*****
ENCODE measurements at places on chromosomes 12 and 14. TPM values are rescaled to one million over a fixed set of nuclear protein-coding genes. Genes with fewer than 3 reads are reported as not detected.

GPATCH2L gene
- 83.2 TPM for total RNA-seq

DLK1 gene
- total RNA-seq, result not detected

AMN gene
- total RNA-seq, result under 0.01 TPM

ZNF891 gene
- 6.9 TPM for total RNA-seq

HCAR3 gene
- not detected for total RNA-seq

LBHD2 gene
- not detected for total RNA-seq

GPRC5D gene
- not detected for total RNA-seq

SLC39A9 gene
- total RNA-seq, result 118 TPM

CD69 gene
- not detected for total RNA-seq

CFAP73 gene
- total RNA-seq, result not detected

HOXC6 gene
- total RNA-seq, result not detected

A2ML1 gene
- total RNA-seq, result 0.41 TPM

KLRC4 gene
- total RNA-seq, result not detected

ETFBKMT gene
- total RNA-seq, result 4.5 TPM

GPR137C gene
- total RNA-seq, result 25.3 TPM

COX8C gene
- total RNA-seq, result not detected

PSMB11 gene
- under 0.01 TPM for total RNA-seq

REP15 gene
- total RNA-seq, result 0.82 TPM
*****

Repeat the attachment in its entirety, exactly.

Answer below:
ENCODE measurements at places on chromosomes 12 and 14. TPM values are rescaled to one million over a fixed set of nuclear protein-coding genes. Genes with fewer than 3 reads are reported as not detected.

GPATCH2L gene
- 83.2 TPM for total RNA-seq

DLK1 gene
- total RNA-seq, result not detected

AMN gene
- total RNA-seq, result under 0.01 TPM

ZNF891 gene
- 6.9 TPM for total RNA-seq

HCAR3 gene
- not detected for total RNA-seq

LBHD2 gene
- not detected for total RNA-seq

GPRC5D gene
- not detected for total RNA-seq

SLC39A9 gene
- total RNA-seq, result 118 TPM

CD69 gene
- not detected for total RNA-seq

CFAP73 gene
- total RNA-seq, result not detected

HOXC6 gene
- total RNA-seq, result not detected

A2ML1 gene
- total RNA-seq, result 0.41 TPM

KLRC4 gene
- total RNA-seq, result not detected

ETFBKMT gene
- total RNA-seq, result 4.5 TPM

GPR137C gene
- total RNA-seq, result 25.3 TPM

COX8C gene
- total RNA-seq, result not detected

PSMB11 gene
- under 0.01 TPM for total RNA-seq

REP15 gene
- total RNA-seq, result 0.82 TPM